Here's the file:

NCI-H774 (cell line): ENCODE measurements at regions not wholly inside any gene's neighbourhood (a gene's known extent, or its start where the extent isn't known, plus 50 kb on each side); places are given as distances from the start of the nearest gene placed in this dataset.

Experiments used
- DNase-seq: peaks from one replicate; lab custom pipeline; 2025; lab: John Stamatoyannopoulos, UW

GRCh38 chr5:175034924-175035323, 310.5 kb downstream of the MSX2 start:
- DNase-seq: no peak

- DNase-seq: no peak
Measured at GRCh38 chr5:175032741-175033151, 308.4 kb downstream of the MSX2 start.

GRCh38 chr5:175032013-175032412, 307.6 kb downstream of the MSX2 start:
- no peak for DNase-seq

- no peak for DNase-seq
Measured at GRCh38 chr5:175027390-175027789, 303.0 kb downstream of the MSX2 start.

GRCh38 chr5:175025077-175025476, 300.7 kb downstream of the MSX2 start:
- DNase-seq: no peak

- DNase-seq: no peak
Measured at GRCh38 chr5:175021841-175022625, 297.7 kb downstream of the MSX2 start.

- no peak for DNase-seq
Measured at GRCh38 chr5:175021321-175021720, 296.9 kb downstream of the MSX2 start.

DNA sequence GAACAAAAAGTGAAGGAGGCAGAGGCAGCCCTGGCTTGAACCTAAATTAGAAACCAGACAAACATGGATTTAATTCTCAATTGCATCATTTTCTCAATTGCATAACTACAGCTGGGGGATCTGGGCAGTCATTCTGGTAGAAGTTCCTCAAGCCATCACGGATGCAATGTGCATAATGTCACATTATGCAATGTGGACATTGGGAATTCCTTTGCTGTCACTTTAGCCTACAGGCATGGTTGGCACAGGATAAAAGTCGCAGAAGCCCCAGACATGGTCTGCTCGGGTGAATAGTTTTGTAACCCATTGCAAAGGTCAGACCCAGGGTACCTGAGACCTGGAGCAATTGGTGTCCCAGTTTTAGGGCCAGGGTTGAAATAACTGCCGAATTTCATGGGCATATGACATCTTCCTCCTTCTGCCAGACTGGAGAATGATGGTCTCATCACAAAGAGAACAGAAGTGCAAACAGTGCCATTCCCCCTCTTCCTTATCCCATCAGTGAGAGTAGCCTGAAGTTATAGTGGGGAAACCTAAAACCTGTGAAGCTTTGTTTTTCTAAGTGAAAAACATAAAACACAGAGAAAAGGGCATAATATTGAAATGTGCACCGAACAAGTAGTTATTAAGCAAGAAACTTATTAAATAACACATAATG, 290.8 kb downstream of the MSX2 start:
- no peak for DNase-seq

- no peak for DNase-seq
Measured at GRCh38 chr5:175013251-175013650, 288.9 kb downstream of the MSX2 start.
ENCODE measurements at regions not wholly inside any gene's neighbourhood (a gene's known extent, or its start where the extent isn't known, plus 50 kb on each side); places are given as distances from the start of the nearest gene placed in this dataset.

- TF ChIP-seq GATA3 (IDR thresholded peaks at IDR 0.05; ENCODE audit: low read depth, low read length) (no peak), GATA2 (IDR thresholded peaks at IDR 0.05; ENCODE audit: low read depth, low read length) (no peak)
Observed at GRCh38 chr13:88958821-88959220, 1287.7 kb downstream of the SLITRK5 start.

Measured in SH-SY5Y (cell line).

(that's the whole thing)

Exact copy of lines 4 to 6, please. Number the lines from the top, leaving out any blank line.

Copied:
GRCh38 chr5:175034924-175035323, 310.5 kb downstream of the MSX2 start:
- DNase-seq: no peak

- DNase-seq: no peak